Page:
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Week 1: Work notes

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This is part of Random Experiments, a departure from my Random Mutterings newsletter style with the intention  to come up with a new format we all enjoy. Also, just to avoid confusion, there is a bit of delay between writing and publishing.

Week 1: Work Notes

It’s been a busy old week. Before talking about what I have been up to, I just want to take a second to stop and go “Oh my!”.

You are all utterly lovely and the sheer amount of good luck and well wishes was quite overwhelming. If I didn’t individually reply to you I’m so sorry but thank you.

For those who might have missed it, I left my previous employer after 5 years, you can read my goodbye post.

Ok so this week has been oddly Lua heavy.

What’s Lua?

Lua is a scripting language sitting somewhere between Javascript and Python. I first started using Lua to build extensions to the Civ game series and its popularity certainly came from its use as a modding tool. So have I been spending my first post-34SP.com week gaming?

I’m afraid not, no, I have principally used Lua while tweaking OpenResty and Hammerspoon.

What’s OpenResty

OpenResty is a community-driven package based around Nginx (the webserver); you can think of it as Nginx with lots of goodies. It’s used by some fairly big folks including CloudFlare and the BBC.  At its heart it’s Nginx but pre-integrated with Lua and some additional modules. This means you can build incredibly flexible configurations within Nginx using Lua in your Nginx config files.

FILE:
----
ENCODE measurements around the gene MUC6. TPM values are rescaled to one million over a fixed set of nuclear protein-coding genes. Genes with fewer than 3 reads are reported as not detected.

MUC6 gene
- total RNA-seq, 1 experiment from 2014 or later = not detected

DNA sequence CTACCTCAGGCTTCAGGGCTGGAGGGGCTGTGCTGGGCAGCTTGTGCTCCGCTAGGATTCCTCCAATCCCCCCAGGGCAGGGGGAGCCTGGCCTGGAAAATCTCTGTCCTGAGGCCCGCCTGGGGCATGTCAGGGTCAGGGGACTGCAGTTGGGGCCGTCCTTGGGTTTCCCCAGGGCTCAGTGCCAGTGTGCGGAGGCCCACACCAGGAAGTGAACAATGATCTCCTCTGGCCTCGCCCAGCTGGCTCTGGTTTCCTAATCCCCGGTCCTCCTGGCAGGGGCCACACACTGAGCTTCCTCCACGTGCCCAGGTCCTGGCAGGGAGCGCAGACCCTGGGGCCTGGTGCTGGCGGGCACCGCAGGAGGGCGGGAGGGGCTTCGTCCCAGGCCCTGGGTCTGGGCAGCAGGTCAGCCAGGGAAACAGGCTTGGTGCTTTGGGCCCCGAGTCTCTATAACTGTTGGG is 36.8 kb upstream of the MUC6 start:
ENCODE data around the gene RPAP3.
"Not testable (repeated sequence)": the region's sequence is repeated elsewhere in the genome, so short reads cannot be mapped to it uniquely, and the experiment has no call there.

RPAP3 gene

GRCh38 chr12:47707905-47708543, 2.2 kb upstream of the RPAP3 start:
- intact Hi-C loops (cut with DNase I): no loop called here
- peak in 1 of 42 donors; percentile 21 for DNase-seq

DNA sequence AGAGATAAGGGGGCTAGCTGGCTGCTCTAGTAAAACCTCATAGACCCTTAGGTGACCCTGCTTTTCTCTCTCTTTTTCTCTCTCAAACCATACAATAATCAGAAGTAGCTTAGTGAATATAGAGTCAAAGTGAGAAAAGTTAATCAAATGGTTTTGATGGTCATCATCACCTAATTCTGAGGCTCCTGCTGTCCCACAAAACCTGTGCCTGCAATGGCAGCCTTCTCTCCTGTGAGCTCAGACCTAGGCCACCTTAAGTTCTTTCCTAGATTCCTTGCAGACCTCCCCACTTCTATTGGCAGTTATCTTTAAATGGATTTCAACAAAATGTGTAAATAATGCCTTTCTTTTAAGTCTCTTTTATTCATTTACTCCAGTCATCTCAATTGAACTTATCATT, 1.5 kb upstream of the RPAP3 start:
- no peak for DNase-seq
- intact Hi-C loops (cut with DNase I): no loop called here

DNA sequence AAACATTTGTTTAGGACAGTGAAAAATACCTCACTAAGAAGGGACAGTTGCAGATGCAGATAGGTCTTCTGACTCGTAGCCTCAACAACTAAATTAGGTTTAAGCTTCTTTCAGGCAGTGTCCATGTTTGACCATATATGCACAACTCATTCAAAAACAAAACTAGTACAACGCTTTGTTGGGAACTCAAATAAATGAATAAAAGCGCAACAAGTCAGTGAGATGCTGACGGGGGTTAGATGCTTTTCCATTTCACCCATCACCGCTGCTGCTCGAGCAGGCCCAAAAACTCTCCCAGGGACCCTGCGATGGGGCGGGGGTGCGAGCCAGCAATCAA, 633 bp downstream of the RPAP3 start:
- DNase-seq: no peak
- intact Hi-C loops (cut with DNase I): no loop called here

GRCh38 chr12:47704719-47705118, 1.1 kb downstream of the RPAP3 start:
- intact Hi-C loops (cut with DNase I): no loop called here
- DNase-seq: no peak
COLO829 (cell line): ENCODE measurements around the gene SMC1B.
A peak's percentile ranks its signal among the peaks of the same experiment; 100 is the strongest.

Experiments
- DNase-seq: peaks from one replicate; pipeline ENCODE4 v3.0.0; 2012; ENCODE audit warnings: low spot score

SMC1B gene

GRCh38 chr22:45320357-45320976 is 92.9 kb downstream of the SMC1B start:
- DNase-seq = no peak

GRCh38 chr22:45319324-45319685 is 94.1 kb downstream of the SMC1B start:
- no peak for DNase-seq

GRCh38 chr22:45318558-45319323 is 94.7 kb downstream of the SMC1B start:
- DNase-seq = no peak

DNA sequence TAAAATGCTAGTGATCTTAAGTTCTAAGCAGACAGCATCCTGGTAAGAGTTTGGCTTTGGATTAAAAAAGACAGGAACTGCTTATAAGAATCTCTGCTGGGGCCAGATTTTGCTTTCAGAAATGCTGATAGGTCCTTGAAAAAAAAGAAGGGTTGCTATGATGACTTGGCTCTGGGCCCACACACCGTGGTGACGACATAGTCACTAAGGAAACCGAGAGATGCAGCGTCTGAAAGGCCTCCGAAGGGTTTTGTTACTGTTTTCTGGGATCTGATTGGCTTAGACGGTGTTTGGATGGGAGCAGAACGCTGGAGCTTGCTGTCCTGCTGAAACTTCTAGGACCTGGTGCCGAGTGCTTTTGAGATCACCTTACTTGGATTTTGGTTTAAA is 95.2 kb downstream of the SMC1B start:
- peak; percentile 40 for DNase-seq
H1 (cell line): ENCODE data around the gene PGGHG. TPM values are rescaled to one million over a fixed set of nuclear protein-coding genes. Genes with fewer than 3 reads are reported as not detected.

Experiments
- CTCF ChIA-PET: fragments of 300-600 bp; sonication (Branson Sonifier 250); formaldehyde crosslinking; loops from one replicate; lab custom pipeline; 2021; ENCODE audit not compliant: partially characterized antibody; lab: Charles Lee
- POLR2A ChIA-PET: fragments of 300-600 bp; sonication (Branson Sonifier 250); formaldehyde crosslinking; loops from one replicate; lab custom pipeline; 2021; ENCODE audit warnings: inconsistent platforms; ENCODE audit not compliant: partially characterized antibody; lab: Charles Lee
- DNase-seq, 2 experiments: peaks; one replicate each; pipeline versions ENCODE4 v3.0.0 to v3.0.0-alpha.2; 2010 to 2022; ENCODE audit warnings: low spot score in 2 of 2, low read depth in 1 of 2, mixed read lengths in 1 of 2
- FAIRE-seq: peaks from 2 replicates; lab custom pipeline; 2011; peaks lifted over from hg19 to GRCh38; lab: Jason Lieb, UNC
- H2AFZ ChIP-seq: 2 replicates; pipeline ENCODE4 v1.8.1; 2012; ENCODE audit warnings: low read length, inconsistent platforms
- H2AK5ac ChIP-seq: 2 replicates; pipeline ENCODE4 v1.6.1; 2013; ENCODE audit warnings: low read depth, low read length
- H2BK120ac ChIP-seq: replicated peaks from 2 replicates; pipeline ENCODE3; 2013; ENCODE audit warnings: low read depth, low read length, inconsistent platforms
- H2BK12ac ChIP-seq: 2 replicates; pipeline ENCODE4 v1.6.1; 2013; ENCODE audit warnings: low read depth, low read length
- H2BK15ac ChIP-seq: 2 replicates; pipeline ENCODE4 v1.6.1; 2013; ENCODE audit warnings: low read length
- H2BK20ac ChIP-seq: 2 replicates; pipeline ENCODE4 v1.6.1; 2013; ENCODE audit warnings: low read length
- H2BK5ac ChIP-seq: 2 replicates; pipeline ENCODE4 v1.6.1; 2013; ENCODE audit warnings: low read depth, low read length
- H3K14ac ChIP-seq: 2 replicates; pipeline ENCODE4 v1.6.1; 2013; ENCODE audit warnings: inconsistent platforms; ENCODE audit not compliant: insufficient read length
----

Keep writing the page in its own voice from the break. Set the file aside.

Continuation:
OK, so let’s give an example of what I have been up to. Let’s Encrypt certificates – whenever I add a site I always want it to have a SSL certificate, and my provider of choice is Let’s Encrypt, but I don’t want to handle working out when things expire. I could use something like Certbot to do the creation of SSL certificates. Instead I use the lua-resty-auto-ssl module  which automatically configures a SSL certificate on first visit to the site. So now I just need to add a new server block in the Nginx config, and the server provisions the SSL certificate keeps that certificate up to date.

Having built Nginx modules in Rust in the past, using Lua to work with nginx is just so easy, for example I wrote some basic auth checks in a few lines. It does come at a cost to performance but that performance cost is limited.

Some of the modules I make use of:

What’s Hammerspoon

At the other end of the spectrum, almost, is Hammerspoon which is a Mac-only automation toolkit that basically allows you to do automations on your Mac written in Lua. 

I use Hammerspoon principally for windows management, having relatively recently replaced Spectacle. There are a crop of window management tools for me; they never were quite what I wanted, so in a few lines of code I have been able to map out a windows management config I am happy with. Now I can move applications from one display to another, change the size, and tile applications with a couple of key presses.